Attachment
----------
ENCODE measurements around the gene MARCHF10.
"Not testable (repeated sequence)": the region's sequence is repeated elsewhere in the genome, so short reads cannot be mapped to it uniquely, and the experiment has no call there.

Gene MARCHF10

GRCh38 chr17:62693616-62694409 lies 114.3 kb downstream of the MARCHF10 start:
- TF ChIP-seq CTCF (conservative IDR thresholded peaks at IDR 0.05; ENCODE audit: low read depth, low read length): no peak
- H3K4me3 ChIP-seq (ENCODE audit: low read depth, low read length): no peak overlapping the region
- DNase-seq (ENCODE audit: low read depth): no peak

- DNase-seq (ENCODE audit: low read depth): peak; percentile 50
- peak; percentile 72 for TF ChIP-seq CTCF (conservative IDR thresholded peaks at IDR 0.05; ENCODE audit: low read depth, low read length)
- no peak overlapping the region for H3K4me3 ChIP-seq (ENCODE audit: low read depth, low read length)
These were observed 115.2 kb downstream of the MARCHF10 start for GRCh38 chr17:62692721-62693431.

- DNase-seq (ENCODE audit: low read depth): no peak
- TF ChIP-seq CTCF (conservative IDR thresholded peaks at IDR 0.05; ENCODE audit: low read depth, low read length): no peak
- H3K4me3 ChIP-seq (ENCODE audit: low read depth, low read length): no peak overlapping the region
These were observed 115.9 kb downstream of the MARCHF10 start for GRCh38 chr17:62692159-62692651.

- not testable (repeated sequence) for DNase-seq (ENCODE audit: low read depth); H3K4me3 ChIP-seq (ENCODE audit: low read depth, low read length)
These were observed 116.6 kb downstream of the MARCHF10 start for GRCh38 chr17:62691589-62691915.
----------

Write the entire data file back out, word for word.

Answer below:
ENCODE measurements around the gene MARCHF10.
"Not testable (repeated sequence)": the region's sequence is repeated elsewhere in the genome, so short reads cannot be mapped to it uniquely, and the experiment has no call there.

Gene MARCHF10

GRCh38 chr17:62693616-62694409 lies 114.3 kb downstream of the MARCHF10 start:
- TF ChIP-seq CTCF (conservative IDR thresholded peaks at IDR 0.05; ENCODE audit: low read depth, low read length): no peak
- H3K4me3 ChIP-seq (ENCODE audit: low read depth, low read length): no peak overlapping the region
- DNase-seq (ENCODE audit: low read depth): no peak

- DNase-seq (ENCODE audit: low read depth): peak; percentile 50
- peak; percentile 72 for TF ChIP-seq CTCF (conservative IDR thresholded peaks at IDR 0.05; ENCODE audit: low read depth, low read length)
- no peak overlapping the region for H3K4me3 ChIP-seq (ENCODE audit: low read depth, low read length)
These were observed 115.2 kb downstream of the MARCHF10 start for GRCh38 chr17:62692721-62693431.

- DNase-seq (ENCODE audit: low read depth): no peak
- TF ChIP-seq CTCF (conservative IDR thresholded peaks at IDR 0.05; ENCODE audit: low read depth, low read length): no peak
- H3K4me3 ChIP-seq (ENCODE audit: low read depth, low read length): no peak overlapping the region
These were observed 115.9 kb downstream of the MARCHF10 start for GRCh38 chr17:62692159-62692651.

- not testable (repeated sequence) for DNase-seq (ENCODE audit: low read depth); H3K4me3 ChIP-seq (ENCODE audit: low read depth, low read length)
These were observed 116.6 kb downstream of the MARCHF10 start for GRCh38 chr17:62691589-62691915.